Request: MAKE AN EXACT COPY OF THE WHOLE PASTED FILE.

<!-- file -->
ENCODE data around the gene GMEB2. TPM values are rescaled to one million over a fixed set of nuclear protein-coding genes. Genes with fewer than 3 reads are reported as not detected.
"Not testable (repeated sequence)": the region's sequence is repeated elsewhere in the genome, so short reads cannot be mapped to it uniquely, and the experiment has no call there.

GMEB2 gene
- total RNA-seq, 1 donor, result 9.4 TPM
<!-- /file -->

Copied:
ENCODE data around the gene GMEB2. TPM values are rescaled to one million over a fixed set of nuclear protein-coding genes. Genes with fewer than 3 reads are reported as not detected.
"Not testable (repeated sequence)": the region's sequence is repeated elsewhere in the genome, so short reads cannot be mapped to it uniquely, and the experiment has no call there.

GMEB2 gene
- total RNA-seq, 1 donor, result 9.4 TPM